Beneath we’ll go over the standards of roof ventilation to prevent these issues from ever arising in the first place.
Standards for Roof Ventilation
The most important thing you can do is to make sure that your attic has good ventilation year-round. If the temperature in your attic is consistently above 70 degrees, then you need more ventilation. This isn’t just a comfort standard- If your attic is too hot, then this can be dangerous. You should make sure that the temperature in your attic doesn’t exceed 130 degrees Fahrenheit.
This is because, if it does, then this can cause the wood in your attic to warp and rot. It also increases the risk of fire. If you want to prevent these problems from happening, then you should make sure that your attic has good ventilation year-round.
Here are some important things to consider for roofing ventilation:
The Size of Your Attic – The larger the space, the more likely it is that you’ll need a fan or another type of ventilation system.
The Type of Roofing Material – For example, if you have asphalt shingle or slate on your home’s exterior, then it’s likely that there will be more heat retention in your attic than if you had a metal roof.
The Amount of Attic Insulation – If you have a lot of insulation, then this will help to keep your attic cooler and prevent heat from building up.
These three are just a few of the factors that can affect the need for roofing ventilation, so it’s always best to consult with an experienced professional before deciding on what type of system is right for your home. The best way to make sure that your attic is well ventilated is to have an inspection done by a qualified contractor experienced in working with homes in your local area.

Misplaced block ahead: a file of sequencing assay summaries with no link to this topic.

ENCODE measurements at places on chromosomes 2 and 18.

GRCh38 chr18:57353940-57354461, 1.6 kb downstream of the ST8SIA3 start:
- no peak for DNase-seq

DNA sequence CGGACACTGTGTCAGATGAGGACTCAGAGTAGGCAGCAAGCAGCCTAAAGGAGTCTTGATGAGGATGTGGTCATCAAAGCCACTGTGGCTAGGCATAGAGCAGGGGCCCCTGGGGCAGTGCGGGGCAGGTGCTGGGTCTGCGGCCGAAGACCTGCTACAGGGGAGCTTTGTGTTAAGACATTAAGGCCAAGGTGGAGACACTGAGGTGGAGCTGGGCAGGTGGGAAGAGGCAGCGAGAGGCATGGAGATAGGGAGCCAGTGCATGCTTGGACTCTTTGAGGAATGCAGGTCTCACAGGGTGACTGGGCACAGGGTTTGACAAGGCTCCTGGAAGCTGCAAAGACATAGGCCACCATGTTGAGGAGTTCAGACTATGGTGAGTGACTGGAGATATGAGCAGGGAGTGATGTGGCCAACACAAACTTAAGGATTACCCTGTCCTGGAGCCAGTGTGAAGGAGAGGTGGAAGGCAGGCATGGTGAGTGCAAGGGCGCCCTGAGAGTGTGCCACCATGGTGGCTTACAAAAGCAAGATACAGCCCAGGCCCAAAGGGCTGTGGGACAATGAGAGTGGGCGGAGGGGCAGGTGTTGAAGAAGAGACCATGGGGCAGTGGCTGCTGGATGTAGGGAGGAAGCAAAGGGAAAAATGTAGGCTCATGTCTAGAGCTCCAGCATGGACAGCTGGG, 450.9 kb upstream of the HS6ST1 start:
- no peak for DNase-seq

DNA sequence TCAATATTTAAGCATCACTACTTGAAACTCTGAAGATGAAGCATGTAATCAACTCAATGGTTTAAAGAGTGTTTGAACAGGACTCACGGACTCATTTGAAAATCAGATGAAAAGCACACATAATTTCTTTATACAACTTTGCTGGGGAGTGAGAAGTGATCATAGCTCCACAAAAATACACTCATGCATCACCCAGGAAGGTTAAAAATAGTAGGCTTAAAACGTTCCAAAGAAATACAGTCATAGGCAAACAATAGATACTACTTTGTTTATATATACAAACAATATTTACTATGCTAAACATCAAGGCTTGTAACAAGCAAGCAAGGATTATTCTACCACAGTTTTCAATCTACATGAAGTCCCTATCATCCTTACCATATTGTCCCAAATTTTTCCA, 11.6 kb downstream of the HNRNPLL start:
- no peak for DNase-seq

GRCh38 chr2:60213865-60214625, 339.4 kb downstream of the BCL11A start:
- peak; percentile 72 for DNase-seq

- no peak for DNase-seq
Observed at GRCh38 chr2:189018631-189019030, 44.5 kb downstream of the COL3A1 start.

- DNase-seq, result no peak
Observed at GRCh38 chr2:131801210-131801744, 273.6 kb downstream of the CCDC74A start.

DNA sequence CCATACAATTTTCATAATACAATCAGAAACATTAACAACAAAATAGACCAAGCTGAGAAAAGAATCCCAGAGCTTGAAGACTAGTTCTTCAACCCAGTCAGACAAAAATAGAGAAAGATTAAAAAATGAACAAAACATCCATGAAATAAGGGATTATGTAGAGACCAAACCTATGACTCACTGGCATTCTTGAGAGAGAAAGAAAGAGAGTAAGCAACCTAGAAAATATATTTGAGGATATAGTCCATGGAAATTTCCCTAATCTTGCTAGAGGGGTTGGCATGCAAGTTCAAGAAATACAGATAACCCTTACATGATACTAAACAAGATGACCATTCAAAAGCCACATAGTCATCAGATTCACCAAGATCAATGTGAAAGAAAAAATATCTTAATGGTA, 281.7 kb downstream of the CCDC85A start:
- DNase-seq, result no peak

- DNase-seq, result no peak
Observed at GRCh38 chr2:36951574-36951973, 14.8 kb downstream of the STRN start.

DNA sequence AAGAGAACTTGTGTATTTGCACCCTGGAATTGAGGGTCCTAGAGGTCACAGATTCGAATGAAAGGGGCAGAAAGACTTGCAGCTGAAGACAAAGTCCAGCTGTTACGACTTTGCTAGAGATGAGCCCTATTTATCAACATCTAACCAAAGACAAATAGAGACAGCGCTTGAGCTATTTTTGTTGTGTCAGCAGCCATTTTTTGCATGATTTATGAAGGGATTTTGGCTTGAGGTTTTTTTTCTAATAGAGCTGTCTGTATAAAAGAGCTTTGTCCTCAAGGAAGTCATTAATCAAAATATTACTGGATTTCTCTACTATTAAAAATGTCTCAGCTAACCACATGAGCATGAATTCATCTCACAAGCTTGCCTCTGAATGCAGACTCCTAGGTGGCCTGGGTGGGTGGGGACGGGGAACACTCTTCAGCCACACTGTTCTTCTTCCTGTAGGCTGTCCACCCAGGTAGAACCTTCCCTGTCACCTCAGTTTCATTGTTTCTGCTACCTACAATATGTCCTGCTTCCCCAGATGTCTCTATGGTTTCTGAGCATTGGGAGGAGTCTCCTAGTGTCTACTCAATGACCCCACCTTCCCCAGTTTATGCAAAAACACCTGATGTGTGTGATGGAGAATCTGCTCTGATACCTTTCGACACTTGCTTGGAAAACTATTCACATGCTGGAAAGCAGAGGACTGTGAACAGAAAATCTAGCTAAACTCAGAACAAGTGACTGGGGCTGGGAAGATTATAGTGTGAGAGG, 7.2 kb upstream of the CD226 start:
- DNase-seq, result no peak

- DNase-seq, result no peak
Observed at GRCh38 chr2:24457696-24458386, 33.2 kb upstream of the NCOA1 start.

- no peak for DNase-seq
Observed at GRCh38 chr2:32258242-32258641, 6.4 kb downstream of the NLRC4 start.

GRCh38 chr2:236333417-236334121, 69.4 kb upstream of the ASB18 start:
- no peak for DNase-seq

They will be able to tell you if there are any issues with the current state of ventilation in your home, and they can provide you with some options for improving it.
The Essential Parts of Roof Ventilation
There are a few different types of roof ventilation systems, but most fall into one of two categories: active and passive. Active systems require some sort of mechanical equipment to operate and can be installed in new homes or added to older ones. Passive ventilation systems don’t require any additional technology beyond what is already present in your home.
While they have more technical differences, most systems of proper ventilation share some aspects. These aspects, often required by many building codes, include six main components:
Ice Barrier Membrane: The self-adhesive underside of this layer prevents snow from accumulating on the roof.
Underlayment: A water-resistant barrier, it provides additional protection from the elements.
Roof Panels: Steel panels provide ample aesthetic appeal and excellent protection from the weather.
Soffit Vents: These vents, placed at the edges of roofs and extending into the attic space, allow fresh air to enter a building while keeping out rain.
Ridge Vents: This is where hot air escapes, which reduces the chance of snow melting and ice dams in winter. As an added benefit, it will also help in the summer months with cooling costs!
Ridge Caps: Installed over the ridge vent itself, this decorative touch adds an attractive finishing touch to your roofline.
All of the above are essential for a well-working roof ventilation system. If your roof ventilation is older and needs some TLC, it’s important to have a professional come out and inspect your attic space. They will be able to tell you if any problems need immediate attention.